An Iowa man who did not return from work to the Cherokee Mental Health Institute's Civil Commitment Unit last Sunday was found in Oklahoma and arrested by the U.S. Marshal's Service. The man had been convicted of various sex crimes in 2008 in Wapello County, Iowa.
He had completed his criminal prison sentence and was serving the civil commitment portion of his sentence when he failed to return to Cherokee. The civil commitment program in Iowa, like that in most states, occurs when a sex offender has served the full term of his criminal sentence but then is found to be potentially at risk for reoffending.
In the civil commitment program, the offender is supposed to receive treatment, with the goal of eventually permitting his release from the program. In many programs, the period of civil commitment can become the equivalent of a life sentence.
The other reason you do not want to be convicted of any sexual offense is the presence of the Iowa sex offender registry. Even low-level sex offenders may find themselves having to register for 10 years, and offenses that are more serious require lifetime registration.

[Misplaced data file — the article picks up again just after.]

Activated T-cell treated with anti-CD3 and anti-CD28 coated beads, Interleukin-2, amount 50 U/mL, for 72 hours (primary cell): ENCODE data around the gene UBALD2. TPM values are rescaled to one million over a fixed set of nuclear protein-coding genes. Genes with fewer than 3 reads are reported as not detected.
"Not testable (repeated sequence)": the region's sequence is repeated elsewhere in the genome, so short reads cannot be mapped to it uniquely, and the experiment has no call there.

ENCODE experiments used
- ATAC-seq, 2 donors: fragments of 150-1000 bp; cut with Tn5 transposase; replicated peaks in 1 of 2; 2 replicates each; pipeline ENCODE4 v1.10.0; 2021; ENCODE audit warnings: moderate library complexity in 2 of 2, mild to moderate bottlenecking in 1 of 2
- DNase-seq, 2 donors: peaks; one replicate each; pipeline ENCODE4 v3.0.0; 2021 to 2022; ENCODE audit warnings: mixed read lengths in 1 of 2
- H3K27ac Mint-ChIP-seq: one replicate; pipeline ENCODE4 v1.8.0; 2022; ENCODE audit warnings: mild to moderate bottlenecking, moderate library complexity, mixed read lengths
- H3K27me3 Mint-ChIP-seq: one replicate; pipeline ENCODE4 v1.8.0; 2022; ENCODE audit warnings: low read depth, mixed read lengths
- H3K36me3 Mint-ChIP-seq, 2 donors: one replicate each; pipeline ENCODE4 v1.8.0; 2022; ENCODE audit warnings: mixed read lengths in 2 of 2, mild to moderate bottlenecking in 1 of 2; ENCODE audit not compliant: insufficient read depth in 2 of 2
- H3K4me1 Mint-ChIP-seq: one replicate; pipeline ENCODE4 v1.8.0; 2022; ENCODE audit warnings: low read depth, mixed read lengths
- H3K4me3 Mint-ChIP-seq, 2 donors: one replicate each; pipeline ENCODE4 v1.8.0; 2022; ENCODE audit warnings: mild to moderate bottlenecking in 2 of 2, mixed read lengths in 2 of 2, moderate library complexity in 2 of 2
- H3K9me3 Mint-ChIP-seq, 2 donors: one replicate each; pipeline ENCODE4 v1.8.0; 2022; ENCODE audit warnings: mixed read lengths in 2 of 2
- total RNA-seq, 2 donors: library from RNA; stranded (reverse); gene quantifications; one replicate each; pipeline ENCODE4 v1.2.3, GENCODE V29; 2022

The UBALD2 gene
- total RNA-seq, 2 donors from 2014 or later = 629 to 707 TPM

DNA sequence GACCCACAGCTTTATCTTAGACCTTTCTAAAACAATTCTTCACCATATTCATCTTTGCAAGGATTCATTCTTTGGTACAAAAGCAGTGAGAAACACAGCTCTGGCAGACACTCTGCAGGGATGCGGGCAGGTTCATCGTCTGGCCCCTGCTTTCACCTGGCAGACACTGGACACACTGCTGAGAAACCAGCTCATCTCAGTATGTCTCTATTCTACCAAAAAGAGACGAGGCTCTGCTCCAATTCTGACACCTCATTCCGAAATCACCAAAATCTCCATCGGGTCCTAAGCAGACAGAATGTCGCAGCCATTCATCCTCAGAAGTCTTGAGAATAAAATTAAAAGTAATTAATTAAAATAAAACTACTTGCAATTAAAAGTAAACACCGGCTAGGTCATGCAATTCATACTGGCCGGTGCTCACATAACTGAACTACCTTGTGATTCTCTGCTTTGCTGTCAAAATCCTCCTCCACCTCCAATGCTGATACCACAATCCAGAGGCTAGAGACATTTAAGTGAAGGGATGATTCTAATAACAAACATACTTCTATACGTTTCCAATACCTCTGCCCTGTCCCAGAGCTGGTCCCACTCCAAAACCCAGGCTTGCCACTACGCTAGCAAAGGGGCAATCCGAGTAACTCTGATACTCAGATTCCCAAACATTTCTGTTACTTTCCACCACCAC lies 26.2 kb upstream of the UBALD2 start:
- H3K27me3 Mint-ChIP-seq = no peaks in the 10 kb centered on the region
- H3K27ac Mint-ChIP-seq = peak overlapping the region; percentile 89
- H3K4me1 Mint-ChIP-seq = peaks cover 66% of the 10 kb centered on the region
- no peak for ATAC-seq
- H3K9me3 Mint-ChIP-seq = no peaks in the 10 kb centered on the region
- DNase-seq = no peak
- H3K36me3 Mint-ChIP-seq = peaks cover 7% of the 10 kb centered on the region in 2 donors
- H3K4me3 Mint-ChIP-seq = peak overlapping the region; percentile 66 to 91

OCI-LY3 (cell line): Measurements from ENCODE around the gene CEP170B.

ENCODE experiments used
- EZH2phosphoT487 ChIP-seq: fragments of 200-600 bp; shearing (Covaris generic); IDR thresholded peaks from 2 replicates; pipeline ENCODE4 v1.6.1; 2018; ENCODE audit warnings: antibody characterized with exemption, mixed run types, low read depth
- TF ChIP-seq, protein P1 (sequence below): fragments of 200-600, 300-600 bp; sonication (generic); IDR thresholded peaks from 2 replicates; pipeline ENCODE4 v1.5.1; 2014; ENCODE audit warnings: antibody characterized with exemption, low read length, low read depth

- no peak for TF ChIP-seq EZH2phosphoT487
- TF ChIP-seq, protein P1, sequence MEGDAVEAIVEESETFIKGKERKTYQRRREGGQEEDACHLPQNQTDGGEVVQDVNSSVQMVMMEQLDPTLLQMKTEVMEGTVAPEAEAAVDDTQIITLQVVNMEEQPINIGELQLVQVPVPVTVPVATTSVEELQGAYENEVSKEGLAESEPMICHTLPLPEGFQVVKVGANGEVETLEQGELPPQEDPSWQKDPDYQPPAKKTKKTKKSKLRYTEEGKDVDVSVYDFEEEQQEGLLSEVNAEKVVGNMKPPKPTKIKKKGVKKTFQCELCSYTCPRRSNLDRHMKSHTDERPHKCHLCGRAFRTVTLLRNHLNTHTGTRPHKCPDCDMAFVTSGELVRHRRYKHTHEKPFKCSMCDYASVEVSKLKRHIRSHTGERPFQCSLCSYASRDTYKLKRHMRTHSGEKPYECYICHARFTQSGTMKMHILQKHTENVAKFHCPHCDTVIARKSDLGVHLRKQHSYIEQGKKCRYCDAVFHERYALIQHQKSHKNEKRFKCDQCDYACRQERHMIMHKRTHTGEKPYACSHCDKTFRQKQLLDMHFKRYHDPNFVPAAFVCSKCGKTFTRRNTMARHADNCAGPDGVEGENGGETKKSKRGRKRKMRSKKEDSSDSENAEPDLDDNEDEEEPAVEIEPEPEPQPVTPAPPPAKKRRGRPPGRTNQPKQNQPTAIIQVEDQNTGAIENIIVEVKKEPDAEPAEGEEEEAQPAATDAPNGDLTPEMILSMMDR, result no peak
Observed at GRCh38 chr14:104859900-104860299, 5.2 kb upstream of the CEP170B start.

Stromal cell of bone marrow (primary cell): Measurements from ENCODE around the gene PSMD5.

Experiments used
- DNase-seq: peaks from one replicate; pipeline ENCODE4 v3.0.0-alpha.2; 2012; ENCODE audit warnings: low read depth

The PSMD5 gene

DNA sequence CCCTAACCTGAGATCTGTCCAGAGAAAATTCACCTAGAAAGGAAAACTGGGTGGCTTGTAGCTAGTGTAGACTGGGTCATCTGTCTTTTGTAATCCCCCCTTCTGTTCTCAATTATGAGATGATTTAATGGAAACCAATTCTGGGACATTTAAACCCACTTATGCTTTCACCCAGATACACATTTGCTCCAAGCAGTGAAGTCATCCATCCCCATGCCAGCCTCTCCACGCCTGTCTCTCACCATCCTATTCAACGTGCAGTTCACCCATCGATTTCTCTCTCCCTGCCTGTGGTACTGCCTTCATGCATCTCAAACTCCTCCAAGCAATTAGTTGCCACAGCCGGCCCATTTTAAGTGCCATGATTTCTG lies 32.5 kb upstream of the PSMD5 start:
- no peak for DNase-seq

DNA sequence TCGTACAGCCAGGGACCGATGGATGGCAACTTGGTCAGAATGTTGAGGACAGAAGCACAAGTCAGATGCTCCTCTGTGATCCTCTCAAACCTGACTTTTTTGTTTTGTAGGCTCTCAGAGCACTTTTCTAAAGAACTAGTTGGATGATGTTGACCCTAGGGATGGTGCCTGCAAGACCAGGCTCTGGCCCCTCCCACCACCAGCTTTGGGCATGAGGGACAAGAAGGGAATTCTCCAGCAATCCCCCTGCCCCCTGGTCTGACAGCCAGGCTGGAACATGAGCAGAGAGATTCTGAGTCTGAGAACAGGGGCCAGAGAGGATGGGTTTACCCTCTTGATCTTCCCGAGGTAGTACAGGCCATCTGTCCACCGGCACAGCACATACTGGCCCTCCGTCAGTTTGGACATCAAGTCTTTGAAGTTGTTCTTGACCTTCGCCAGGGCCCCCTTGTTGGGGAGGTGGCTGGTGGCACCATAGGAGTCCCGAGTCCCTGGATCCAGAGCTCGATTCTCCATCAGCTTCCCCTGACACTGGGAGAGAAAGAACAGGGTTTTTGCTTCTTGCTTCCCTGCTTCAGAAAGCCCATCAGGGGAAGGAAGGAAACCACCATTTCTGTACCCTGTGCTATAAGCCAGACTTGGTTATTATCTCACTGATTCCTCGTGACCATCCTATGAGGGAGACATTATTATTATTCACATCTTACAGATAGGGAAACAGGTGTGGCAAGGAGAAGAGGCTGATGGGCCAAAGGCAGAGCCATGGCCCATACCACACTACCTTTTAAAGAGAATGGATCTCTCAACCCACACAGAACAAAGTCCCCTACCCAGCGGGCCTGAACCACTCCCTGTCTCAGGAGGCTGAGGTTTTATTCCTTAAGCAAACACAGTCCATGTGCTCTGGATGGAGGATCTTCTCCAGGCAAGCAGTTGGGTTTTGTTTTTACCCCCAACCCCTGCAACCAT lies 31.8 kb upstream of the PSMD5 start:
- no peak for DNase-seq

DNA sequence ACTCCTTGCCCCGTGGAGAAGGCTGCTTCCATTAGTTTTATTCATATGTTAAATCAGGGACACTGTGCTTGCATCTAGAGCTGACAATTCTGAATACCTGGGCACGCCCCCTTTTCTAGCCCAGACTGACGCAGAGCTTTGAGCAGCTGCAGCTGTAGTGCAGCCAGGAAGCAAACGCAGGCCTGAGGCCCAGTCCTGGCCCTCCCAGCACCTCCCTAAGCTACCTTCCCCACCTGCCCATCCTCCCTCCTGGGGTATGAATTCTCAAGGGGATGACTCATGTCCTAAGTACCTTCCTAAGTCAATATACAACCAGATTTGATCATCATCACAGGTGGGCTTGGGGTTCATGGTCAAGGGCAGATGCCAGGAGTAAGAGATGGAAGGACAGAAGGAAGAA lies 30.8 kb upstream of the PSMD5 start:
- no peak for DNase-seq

If you have completed your sentence and have been released from custody, and are required to register, you have to do so in person at the Sheriff's Office in every county where you live, work or attend school.
If you have any changes to these locations, you must reregister within five days. Iowa also has residency restrictions. These can be especially troubling, as they create the potential for inadvertent violations.
Many offenders find themselves charged with violations of the administrative registry requirements that can send them back to prison. Because of this, any sex crime charge, no matter how minor should be aggressively contested.
Source: Souixcityjourna.com, "Missing Cherokee, Iowa, sex offender found in Oklahoma," Molly Montag, August 8, 2014